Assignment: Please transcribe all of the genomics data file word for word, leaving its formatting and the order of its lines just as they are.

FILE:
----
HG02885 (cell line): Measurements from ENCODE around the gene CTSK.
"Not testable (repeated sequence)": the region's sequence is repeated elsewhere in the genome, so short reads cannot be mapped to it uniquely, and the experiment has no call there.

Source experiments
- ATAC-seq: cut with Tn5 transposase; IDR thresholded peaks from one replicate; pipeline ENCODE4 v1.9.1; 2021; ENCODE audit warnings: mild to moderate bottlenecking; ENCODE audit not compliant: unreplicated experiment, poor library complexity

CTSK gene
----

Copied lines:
HG02885 (cell line): Measurements from ENCODE around the gene CTSK.
"Not testable (repeated sequence)": the region's sequence is repeated elsewhere in the genome, so short reads cannot be mapped to it uniquely, and the experiment has no call there.

Source experiments
- ATAC-seq: cut with Tn5 transposase; IDR thresholded peaks from one replicate; pipeline ENCODE4 v1.9.1; 2021; ENCODE audit warnings: mild to moderate bottlenecking; ENCODE audit not compliant: unreplicated experiment, poor library complexity

CTSK gene